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United States Department of Agriculture

Agricultural Research Service

Research Project: ANIMAL AND MANURE MANAGEMENT FOR SUSTAINABLE PRODUCTION AND REDUCED ENVIRONMENTAL IMPACT

Location: Agroecosystems Management Research

Title: Supplemental lysine sulfate does not negatively affect performance of broiler chicks fed dietary sulfur from multiple dietary and water sources)

Author
item Bobeck, Elizabeth
item Payne, Rob
item Kerr, Brian
item Persia, Mike

Submitted to: Journal of Applied Poultry Research
Publication Type: Peer Reviewed Journal
Publication Acceptance Date: 6/1/2013
Publication Date: 9/10/2013
Citation: Bobeck, E., Payne, R.L., Kerr, B.J., Persia, M.E. 2013. Supplemental lysine sulfate does not negatively affect performance of broiler chicks fed dietary sulfur from multiple dietary and water sources. Journal of Applied Poultry Research. 22:461-468.

Interpretive Summary: Composition of commercial poultry diets may change depending on price of ingredients, and recently, the increasing production of corn-derived ethanol has created a surplus of the by-product dried distillers’ grains with solubles (DDGS). Since corn DDGS contains all of the nutrients from the grain in a concentrated form (except most of the starch), DDGS are a rich source of crude protein, amino acids, phosphate, and other nutrients. Corn naturally contains from 0.03-0.43% sulfur (S) and the fermentation and removal of starch from the corn during the ethanol production process concentrates that S to approximately 0.21-1.93%. In addition, S content in poultry drinking water varies across the USA, with the average drinking water content being approximately 32 mg/L, with 2,500 mg/L reported as the maximum acceptable level before high S water causes management problems. Concerns in reaching dietary S toxicity have arisen due to simultaneous high-S feed inputs (DDGS, lysine supplements, water) and input variation. Research results described in this report provides nutritionists at universities, feed companies, allied industries, and poultry production facilities data that excess S is easily excreted, and that under the experimental feeding conditions herein, supplementation with up to 1% additional lysine sulfate (or similar product) did not reduce performance in comparison with chicks fed a lower S diet with access to normal or high S water.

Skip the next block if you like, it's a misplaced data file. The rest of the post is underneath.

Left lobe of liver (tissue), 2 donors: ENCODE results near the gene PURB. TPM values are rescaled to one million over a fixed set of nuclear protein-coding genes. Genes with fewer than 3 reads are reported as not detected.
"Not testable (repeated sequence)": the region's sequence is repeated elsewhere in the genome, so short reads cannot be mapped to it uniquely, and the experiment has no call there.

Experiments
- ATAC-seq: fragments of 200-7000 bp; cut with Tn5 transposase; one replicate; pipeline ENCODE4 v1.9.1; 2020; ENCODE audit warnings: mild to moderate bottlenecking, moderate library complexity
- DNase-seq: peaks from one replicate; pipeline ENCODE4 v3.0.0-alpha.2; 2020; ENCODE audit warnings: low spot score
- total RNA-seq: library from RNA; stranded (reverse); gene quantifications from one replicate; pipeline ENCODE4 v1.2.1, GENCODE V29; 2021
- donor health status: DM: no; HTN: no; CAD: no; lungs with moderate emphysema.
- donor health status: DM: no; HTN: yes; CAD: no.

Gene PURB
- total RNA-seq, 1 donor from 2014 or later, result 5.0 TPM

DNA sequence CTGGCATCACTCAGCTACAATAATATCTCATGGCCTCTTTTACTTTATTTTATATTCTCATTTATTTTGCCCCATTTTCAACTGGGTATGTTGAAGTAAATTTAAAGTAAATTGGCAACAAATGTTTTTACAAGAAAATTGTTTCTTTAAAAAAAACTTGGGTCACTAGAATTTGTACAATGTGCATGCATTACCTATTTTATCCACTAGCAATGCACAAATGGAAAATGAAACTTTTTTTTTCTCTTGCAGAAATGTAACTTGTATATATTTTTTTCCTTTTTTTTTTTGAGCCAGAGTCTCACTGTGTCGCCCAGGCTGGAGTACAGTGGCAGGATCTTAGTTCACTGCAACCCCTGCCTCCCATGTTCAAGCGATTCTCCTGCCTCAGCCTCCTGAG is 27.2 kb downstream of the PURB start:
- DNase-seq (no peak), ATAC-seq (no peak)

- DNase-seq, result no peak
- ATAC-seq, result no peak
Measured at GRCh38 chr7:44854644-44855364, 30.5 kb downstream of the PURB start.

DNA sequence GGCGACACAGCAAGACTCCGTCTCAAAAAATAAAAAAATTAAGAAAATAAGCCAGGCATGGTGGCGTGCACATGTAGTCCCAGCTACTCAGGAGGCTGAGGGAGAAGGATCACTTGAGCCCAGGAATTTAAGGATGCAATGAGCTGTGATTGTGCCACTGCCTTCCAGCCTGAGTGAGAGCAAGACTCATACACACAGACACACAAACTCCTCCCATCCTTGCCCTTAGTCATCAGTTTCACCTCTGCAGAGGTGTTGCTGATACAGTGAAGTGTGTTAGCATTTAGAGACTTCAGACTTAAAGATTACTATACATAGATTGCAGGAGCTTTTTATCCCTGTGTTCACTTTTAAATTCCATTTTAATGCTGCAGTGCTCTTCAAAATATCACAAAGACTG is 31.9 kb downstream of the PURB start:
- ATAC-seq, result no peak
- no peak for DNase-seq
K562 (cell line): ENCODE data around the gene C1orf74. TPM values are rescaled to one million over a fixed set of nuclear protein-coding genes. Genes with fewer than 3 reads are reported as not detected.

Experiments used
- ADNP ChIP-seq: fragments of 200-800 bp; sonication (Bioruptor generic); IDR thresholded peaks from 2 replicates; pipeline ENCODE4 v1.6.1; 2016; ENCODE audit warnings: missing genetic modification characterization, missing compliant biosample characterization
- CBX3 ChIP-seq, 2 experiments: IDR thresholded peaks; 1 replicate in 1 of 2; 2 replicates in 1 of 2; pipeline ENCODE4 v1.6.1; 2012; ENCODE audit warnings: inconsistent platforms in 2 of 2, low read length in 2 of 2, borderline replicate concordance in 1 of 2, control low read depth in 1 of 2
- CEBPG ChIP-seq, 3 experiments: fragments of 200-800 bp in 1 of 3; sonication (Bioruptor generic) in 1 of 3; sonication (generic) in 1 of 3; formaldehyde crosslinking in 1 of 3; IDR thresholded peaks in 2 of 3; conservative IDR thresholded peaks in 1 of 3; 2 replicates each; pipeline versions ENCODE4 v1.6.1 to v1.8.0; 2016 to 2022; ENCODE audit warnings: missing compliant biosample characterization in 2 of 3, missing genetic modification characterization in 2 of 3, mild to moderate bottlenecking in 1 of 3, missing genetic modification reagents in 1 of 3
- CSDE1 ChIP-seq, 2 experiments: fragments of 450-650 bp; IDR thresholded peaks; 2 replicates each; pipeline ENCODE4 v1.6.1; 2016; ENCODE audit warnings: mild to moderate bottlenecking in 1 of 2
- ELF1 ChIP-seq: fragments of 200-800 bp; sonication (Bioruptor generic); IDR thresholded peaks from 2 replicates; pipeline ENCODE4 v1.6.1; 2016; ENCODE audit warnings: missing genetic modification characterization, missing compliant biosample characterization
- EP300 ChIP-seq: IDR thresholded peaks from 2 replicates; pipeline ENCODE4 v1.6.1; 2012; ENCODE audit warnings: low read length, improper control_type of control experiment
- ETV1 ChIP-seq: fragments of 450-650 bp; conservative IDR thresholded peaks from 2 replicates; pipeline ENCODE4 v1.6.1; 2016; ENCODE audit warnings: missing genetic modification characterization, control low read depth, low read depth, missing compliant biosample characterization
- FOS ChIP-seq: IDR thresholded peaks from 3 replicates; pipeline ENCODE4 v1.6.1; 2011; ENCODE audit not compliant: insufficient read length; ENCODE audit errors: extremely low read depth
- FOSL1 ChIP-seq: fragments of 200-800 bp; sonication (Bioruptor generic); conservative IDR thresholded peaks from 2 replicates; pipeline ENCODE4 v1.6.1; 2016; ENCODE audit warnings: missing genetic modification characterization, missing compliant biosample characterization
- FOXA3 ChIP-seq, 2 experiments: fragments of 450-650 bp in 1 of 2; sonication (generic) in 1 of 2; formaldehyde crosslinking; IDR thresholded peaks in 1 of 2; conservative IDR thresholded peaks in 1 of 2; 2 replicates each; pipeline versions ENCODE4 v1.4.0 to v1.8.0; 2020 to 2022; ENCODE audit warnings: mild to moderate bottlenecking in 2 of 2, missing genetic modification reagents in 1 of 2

Technical Abstract: Commercial producers and nutritionists have questioned the performance consequences of sulfur (S) from various dietary and water sources combined in current commercial production. The combination of high S containing feed ingredients, including dried distiller’s grains with solubles (DDGS) and dietary additives that contain S such as lysine sulfate or copper sulfate, has the potential to create high S exposure, especially when combined with high S drinking water. The tolerance of growing broiler chicks to S was determined by supplementation of a corn-soybean- 5% DDGS diet with up to 1% lysine sulfate or an equal amount of S from sodium sulfide. An additional diet containing copper and zinc sulfate served as a positive control for source of S and high S inclusion. These diets were fed to chicks provided with normal or high water S. We hypothesized that the addition of S sources to a commercial diet would not reduce the performance of growing chicks given access to normal or high S water. Data showed dietary S requirements were met and excess S was easily excreted, hence under the experimental feeding conditions, supplementation with up to 1% additional lysine sulfate (or similar product) did not reduce performance in comparison with chicks fed a lower S diet with access to normal or high S water. Analysis of the high S diet from copper and zinc sulfate suggests reduced water and feed consumption although there were no effects on chick weight gain.

Last Modified: 8/24/2016
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